Many of us in higher education had no training in pedagogy. We did our research in our area of specialization and wrote seminar and conference papers, journal articles, and our dissertations. If we had opportunities to teach, we may have picked up some hints and tips about organizing material for a classroom presentation or to lead a discussion.
When we begin our teaching careers, however, we may be overwhelmed at the prospect of building syllabuses for three, four, or five courses, organizing the course content, and imagining creative and effective assignments.
I learned most of what I know about teaching from colleagues who shared their experiences and were willing to help me. I recalled some of these last weekend, and I’d love to hear from others about their experiences and what they’ve learned about teaching.
- When you’re teaching a course for the first time, don’t be afraid to ask a colleague who has taught it before for his or her syllabus. You can also find courses syllabuses on the SBL website. It’s far easier to work from something and make it your own than to develop a new course from nothing. Most colleagues understand the pressures involved in beginning a career and are happy to help, so just ask.
- Someone mentioned this last year at the ATS gathering and I’ve kept it in mind. Your students aren’t you. We’re in the guild because we’re Bible and theology nerds who love this environment. We may have had the luxury of studying full-time while in seminary. Our students, however, have jam-packed lives, often work full-time, or are consumed by stressful ministries. When I first began teaching at the seminary, I built my NT Exegesis syllabus as the ideal course I wish I had taken when I was in seminary. It was way too much and I needed to make modifications as the semester progressed.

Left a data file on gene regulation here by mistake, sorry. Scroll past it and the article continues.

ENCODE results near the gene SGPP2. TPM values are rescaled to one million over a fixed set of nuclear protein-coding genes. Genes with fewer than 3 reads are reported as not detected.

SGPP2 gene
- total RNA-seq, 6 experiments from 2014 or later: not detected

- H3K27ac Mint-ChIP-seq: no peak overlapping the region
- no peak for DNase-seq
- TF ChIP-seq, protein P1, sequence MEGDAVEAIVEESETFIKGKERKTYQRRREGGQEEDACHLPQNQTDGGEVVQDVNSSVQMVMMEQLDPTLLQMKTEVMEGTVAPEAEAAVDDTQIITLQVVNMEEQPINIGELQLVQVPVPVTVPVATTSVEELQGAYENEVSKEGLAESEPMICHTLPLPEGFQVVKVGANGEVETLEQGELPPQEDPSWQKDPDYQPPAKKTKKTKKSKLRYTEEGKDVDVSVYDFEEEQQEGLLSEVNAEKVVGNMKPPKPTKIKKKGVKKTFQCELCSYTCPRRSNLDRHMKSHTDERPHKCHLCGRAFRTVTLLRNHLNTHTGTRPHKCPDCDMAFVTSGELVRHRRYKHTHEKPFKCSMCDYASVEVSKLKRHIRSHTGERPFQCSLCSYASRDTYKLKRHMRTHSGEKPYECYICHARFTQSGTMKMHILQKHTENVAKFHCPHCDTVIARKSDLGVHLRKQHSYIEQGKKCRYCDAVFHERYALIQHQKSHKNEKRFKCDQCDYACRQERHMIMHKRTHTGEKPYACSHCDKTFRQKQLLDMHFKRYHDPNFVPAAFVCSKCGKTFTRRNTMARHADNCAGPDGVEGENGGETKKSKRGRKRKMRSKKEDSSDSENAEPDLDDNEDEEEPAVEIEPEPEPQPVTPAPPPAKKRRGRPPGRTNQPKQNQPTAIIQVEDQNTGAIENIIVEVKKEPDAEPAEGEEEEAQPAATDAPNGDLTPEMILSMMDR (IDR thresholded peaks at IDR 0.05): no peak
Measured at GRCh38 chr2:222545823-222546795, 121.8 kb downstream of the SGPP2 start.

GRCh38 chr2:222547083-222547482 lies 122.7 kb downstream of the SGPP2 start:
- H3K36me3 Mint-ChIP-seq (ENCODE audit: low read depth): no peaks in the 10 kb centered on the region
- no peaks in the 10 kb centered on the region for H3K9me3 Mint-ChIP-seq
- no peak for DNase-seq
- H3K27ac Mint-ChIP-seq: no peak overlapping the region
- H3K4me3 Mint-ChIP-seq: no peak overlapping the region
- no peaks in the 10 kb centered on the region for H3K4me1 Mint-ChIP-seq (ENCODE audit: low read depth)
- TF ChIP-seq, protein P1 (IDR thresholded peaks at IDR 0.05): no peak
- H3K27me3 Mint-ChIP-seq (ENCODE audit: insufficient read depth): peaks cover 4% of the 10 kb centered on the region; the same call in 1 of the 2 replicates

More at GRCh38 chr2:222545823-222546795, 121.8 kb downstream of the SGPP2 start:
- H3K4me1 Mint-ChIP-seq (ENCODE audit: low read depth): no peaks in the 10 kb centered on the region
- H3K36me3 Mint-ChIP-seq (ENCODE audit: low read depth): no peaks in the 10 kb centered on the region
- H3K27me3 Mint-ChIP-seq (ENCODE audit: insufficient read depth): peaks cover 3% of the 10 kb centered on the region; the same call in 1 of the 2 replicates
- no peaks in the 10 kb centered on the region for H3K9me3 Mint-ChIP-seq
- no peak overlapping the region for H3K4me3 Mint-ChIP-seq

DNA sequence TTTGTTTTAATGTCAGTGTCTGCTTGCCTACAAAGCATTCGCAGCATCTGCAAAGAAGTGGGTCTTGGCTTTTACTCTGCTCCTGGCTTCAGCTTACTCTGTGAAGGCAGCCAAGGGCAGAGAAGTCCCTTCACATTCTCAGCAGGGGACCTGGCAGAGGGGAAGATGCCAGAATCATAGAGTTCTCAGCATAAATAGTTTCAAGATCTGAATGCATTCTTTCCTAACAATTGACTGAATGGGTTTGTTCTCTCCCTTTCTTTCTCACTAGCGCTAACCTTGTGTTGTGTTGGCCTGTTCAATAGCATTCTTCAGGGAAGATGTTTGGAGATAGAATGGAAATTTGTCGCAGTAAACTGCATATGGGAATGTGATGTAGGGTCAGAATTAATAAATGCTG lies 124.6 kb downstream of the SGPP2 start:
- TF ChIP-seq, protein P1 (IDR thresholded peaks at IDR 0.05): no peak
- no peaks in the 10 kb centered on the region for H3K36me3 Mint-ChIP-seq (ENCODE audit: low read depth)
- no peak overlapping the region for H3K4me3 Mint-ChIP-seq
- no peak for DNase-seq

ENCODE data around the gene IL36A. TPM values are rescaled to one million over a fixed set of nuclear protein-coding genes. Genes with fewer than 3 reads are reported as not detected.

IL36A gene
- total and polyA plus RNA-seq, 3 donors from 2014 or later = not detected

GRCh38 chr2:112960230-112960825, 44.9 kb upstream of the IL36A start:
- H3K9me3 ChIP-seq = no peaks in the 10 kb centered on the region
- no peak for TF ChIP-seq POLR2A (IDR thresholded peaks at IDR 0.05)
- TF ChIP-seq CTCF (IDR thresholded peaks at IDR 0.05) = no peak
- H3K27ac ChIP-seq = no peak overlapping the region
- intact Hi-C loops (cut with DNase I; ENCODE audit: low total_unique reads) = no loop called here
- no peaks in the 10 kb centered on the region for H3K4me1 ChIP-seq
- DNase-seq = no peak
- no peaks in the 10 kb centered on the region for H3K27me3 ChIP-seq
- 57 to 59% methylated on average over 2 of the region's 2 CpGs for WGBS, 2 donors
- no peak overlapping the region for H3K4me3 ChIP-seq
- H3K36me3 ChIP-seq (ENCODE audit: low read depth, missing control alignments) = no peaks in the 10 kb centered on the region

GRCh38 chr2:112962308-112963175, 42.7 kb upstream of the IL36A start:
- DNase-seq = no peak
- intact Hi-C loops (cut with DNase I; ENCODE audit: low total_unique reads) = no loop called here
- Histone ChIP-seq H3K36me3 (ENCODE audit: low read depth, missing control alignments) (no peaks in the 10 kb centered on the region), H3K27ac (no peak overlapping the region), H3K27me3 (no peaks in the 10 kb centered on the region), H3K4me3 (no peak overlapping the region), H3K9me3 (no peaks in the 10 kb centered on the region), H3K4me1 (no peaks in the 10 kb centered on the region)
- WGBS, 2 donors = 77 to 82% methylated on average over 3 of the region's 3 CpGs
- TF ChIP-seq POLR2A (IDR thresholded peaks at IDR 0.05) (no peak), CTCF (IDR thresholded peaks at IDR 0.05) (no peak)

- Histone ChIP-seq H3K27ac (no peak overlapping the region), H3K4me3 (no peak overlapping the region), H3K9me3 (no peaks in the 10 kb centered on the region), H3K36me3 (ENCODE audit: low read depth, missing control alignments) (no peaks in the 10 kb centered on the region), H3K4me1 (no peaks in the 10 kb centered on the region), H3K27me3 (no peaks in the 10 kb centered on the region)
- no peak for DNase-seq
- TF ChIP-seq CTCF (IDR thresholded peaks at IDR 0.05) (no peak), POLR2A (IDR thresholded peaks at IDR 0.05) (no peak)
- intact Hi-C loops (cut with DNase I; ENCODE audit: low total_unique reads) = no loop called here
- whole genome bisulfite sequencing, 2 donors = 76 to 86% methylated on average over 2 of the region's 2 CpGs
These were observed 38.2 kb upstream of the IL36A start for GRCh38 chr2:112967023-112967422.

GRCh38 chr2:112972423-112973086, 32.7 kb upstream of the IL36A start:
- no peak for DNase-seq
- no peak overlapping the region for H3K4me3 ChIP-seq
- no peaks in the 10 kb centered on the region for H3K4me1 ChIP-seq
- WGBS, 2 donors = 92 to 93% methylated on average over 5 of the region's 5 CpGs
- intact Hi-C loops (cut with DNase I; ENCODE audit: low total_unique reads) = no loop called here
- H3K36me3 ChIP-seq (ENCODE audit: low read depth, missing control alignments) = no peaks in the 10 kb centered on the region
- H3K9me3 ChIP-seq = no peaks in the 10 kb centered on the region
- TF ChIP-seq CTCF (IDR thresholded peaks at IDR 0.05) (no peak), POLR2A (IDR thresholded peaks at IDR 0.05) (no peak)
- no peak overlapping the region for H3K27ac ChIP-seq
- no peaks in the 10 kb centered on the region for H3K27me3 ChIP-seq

- Journal after class. I spend five minutes after class writing down some thoughts. I note what worked and what didn’t. I reflect on what students found helpful and what needed further clarification. I may comment that a certain textbook is very helpful or that I won’t use this or that article the next time I teach the course. But I collect my thoughts in one document for each course that I open when I need to prepare for the following semester and make some adjustments.
- Seek to improve a course by 10% each semester. A colleague told me this once and it gave me permission to not feel I had to overhaul each class every semester. Make minor tweaks here and there to gradually improve a course so that it becomes excellent over time.
- Consider posturing yourself as the lead learner rather than the authoritative voice from on high. That generates enthusiasm for the process of discovery and invigorates students about exploring the course content along with you.
- Consider doing your own mid-semester or post-semester evaluations. You can ask basic questions about aspects of the course to identify areas in need of improvement. I’ve used a very simple form in the past given to me by a colleague (find it here).
- Be creative with assignments. Many of us expected (and loved!) research papers. We wanted nothing other than to spend long hours in libraries chasing down sources, building bibliographies, and working through issues on our own. Increasingly, however, students don’t have access to libraries, have full-time jobs, commute from long distances, and can’t do the sort of research that was “normal” in former days. There’s much to be said about all of this, of course, but my point here is that you ought to consider perhaps a series of smaller and more strategic assignments throughout a semester whereby students engage the material rather than research papers.
Educators, students, and others, I’d love to hear your thoughts!